‘Street Life’ Plan Seeks to Light Up Downtown San Jose

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By Nancy Amdur

Downtown San Jose will be spruced up over the next 10 years under a plan recently unveiled by the downtown association to beautify the city and make it more pedestrian friendly.

Downtown San Jose real estate The RegistryThe so-called Street Life plan is part of an overall goal of making downtown “more inviting for businesses, residents and tourists,” said Eric Hon, operations manager for the Property-Based Improvement District, which commissioned the plan. “We want to improve downtown and connect districts that are working.”

San Francisco-based landscape architecture firm Conger Moss Guillard spent eight months developing the guide geared toward “improving the public realm in downtown San Jose,” said Calder Gillin, a lead designer on the project for CMG. The firm created a menu of more than 30 district-wide and site-specific improvements that can be implemented over the next decade in no particular order, he said.

The Street Life document includes small projects such as adding murals, bike racks, seating and gardens to bigger projects such as enhancing the plaza around city hall and adding an exercise circuit along Almaden Boulevard. Each piece would “bring social activity and a kind of a human comfort to some of those spaces where it was lacking,” Gillin said.

San Jose’s currently car-friendly downtown featuring wide streets was redeveloped in the 1980s and is outdated, Hon said. “With the sustainability movement, we want to fill the sidewalks,” he said. “You want to slow people down and make the surrounding environment interesting,” added Rick Jensen, a spokesman for the San Jose Downtown Association, which manages the PBID.

As it is, the district has some blocks that are underused, residents said.

“There are a couple areas where it is dense with cafes and restaurants and then a few blocks of nothing,” said James Reber, who lives in the city and is executive director of the San Jose Parks Foundation.

One of the most important pieces is “connecting the anchors—all the little pockets that are successful,” Hon said. “So when people visit areas like San Pedro Market, they won’t get in their cars and leave, they will venture into other areas. We want to engage folks to stay downtown longer.”

“It is mostly focused on pedestrians—trying to promote and make more comfortable pedestrian activity,” Gillin said.

The Street Life plan comes at a time when downtown San Jose is experiencing a growth spurt. Two residential high-rises are under construction and about seven more are in the early planning stages. Office vacancy is below 20 percent for the first time in several years and 42 restaurants opened in the last 18 months, Jensen said. PBID, which comprises district property owners, estimates that its group along with other funding sources, such as grants or partnerships, might spend $30 million over 10 years to execute the projects, Hon said.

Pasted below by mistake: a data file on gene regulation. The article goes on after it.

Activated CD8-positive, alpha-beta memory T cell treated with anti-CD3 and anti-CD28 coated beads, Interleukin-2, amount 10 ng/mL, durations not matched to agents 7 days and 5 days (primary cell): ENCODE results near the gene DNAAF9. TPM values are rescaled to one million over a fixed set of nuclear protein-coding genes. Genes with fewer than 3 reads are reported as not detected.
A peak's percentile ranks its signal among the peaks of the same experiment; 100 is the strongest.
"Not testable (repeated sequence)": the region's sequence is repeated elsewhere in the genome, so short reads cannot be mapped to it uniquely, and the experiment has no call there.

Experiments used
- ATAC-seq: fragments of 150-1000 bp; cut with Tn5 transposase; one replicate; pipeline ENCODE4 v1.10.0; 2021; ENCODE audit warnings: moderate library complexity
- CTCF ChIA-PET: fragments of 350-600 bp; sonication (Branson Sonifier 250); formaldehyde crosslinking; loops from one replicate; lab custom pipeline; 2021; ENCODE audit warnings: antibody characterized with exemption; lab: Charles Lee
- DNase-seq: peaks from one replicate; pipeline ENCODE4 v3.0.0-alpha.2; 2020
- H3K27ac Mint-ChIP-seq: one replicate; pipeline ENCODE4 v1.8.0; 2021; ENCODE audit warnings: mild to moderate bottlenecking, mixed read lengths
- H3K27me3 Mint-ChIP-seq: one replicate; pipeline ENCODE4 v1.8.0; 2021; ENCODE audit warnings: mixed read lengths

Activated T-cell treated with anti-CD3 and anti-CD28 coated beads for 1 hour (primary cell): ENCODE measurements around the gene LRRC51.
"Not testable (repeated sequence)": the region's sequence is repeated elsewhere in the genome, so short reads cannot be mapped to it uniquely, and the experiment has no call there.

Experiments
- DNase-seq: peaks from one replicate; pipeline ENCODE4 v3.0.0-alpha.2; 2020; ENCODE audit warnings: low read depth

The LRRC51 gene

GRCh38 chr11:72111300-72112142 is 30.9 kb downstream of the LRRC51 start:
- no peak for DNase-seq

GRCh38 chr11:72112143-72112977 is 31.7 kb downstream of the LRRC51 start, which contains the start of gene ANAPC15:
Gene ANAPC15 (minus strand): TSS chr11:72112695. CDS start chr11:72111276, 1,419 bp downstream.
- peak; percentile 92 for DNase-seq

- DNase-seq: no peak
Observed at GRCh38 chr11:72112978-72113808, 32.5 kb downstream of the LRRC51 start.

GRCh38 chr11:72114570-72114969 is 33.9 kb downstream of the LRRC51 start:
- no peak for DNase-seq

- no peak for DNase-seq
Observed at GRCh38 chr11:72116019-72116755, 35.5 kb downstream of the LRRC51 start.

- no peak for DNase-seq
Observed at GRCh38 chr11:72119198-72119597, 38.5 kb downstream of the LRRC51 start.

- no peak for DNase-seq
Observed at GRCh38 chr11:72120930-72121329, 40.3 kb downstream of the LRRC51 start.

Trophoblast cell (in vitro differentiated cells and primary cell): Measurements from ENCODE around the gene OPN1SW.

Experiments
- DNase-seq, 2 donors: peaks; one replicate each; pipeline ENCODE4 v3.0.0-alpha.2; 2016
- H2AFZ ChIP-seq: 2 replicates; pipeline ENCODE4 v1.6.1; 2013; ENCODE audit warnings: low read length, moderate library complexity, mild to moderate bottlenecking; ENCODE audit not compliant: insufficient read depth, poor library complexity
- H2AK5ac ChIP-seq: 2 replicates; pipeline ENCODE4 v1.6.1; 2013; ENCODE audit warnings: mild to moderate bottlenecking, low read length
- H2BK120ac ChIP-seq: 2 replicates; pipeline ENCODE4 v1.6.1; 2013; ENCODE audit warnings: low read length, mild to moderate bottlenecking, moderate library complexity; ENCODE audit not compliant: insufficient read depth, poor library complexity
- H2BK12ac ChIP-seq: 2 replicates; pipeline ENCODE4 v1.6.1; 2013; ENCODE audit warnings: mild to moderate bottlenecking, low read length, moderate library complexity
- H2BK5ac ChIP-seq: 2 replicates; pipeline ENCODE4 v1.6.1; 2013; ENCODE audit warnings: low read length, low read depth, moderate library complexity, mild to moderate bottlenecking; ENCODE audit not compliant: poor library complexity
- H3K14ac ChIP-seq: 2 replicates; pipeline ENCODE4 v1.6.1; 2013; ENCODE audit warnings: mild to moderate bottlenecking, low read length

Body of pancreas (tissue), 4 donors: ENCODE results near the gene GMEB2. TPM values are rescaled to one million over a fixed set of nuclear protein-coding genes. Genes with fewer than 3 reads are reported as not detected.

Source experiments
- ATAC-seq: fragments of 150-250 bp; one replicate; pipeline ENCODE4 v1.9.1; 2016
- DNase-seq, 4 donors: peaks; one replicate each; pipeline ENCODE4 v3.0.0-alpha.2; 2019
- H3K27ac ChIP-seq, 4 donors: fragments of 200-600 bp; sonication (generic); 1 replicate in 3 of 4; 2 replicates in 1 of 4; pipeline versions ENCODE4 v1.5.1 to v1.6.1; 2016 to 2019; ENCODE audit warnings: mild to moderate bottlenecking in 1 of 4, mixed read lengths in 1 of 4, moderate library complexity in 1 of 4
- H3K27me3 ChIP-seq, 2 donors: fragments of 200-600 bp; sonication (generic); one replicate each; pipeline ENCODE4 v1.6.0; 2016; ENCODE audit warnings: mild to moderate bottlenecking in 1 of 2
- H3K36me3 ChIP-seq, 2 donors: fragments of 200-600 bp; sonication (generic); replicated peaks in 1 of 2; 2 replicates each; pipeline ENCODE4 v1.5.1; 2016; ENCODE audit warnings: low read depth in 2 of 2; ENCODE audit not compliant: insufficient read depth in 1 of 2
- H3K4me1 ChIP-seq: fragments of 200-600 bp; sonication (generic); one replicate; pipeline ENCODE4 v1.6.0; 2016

Nearly 200 people attended a downtown association meeting last month to hear about the plan. Many residents were anxious to begin projects, according to Hon. “A lot of the reaction was ‘Me first, please,’” he said. But some residents are cautious about cost and question whether the Street Life proposals are the most important pieces to downtown’s evolution. “We want to make sure we spend money wisely,” said Kymberli Brady, a board member of the San Jose Downtown Residents Association. She also points out that with the district’s healthy amount of entertainment and restaurant activity, the missing piece is retail.

“What we lack down here even more than streetscaping is shopping,” said Brady, who opened the Discover San Jose gift shop in the district in June. “We have the potential to have the trifecta—to become a destination. Come down here to eat, and to shop, and to be entertained,” she said.

However, Reber adds that with the increased number of restaurants in the district, people are spending more time there and bettering the pedestrian experience would be helpful. “There are a lot of places nearby filled to the brim on the nights of Sharks games. A lot more [people] stay now, and the easier we can accommodate people moving around [the better],” he said, noting that the projects could “get more people downtown and make the city more vibrant.”

With all the high-rise building, “one reason we are doing this is to make sure that people who are moving down here can share their downtown proudly,” Jensen said. “If we look at the places around the Bay Area that are hopping, they are the ones where you have a lot of people in the street,” said Leah Toeniskoetter, director of urban planning group SPUR San Jose. Enticing people into the city helps businesses survive, “and I definitely think it’s a route to a cycle of growth,” she said.

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